Reproduction of DNA viruses
The Genome of DNA viruses is usually linear ssDNA or dsDNA, or circular dsDNA. The genome of some bacterial viruses is made up of dsDNA with cohesive ends. However, it is linear only in the virion, it closes in the cell by means of cohesive ends and DNA ligase.
Reproduction with the help of bacteriophages[edit | edit source]
Among bacteriophages, DNA viruses include e.g. T4 phage, and animal viruses include e.g. adenoviruses, some of which cause common respiratory infections, but others are oncogenic viruses. Herpes viruses are DNA viruses that cause known cold sores, as well as shingles and chickenpox. Epstein-Barr virus is the cause of infectious mononucleosis in our country, causing malignant Burkitt lymphoma in Africa. Poxviruses include smallpox. Some papovaviruses cause tumors (monkey virus SV40).
Reproduction programs[edit | edit source]
Lysis program (permissive cells)[edit | edit source]
DNA viruses reproduce according to two alternative programs. Virions are formed in so-called permissive cells, according to a lytic (productive) program. In the early phase of such a process, the proteins needed for replication of the nucleic acid and for regulation of the host proteosynthesis in favor of the virus are synthesized. In the late phase of the host cycle, virion components (coat proteins, viral nucleic acid, and several other molecules) are synthesized and assembled into virions in parallel with their synthesis. The cell filled with virions is then lysed.
- In the lytic cycle, half of this genome is active in the early phase of infection; a gene for the synthesis of a large protein that stimulates viral DNA replication is transcribed counterclockwise. When splicing mRNA for protein T, the termination codon is removed, but it is retained in the mRNA of the second early protein (small protein t). This is a classic case of alternative splicing and a demonstration of the regulatory significance of such a phenomenon. The other half of the genome is transcribed into RNA in the later phase and the coat proteins VP1, VP2 and VP3 are synthesized. The N-terminal sequence of VP3 is identical to the C-terminal sequence of VP2. The gene for VP1 is in the range of 22 nucleotides, it overlaps with the genes for VP2 and VP3, but is read in a different reading frame than the two genes. The SV40 genome is an example of the intensively used space to store genetic information.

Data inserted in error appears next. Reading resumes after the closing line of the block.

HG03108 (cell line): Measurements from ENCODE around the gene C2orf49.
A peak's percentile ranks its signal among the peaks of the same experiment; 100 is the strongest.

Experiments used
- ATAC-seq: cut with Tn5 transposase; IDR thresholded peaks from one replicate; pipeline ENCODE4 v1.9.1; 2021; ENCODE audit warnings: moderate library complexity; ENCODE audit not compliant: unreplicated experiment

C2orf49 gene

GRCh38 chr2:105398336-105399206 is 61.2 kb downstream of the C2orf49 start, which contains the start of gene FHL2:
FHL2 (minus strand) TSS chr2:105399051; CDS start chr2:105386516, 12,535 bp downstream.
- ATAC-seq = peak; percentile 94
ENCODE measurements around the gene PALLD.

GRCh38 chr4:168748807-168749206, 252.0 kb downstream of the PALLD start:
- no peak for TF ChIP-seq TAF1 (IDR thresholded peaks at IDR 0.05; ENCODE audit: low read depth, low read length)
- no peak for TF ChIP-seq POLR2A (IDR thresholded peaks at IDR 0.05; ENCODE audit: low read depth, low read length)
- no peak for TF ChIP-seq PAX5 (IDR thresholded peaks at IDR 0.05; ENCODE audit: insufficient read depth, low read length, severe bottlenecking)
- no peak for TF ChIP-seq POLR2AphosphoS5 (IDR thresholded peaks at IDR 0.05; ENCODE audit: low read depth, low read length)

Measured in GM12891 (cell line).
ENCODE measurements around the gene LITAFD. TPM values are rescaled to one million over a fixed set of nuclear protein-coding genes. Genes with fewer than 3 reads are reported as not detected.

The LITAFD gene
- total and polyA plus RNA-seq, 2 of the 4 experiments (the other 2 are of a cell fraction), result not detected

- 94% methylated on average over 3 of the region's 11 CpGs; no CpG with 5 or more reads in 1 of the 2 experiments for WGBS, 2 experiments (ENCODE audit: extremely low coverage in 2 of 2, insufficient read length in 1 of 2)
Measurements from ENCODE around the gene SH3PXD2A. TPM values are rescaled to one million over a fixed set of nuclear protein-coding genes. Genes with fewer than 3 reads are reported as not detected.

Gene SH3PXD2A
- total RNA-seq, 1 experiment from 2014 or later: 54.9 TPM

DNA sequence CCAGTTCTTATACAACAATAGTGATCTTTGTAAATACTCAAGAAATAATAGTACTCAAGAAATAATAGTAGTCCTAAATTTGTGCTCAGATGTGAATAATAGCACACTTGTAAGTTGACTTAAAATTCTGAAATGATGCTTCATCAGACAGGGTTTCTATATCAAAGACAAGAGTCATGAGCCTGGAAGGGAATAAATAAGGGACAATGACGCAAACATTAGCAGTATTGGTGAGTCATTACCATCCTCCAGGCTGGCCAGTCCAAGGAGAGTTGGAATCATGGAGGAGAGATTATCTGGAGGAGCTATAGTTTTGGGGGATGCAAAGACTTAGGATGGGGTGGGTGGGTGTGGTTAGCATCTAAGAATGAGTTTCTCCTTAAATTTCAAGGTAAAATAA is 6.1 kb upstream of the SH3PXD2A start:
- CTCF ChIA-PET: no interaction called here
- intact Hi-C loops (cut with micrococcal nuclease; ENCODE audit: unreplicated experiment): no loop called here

Lysogenic program (nonpermissive cells)[edit | edit source]
In nonpermissive cells, virus reproduction is stopped, viral DNA in the host cell persists freely or is integrated into the host genome (latent infection, lysogenic program). Some cells thus infected with an animal virus may transform (in vitro), or degenerate into a tumor cell (in vivo).
- In the lysogenic regime of the SV40 virus, only early genes (T proteins) are expressed. Some of these cells are transformed in vitro, they begin to behave like tumor cells (they divide uncontrollably, their adhesion to glass decreases, etc.). Injection of these cells into the animal causes a tumor. The molecular mechanisms of these processes are intensively studied.
An example of a DNA virus is the simian virus SV40 containing circular dsDNA.
Links[edit | edit source]
Related articles[edit | edit source]
References[edit | edit source]
- ŠTÍPEK, Stanislav. Stručná biochemie : uchování a exprese genetické informace. 1. edition. Prague : Medprint, 1998. ISBN 80-902036-2-0.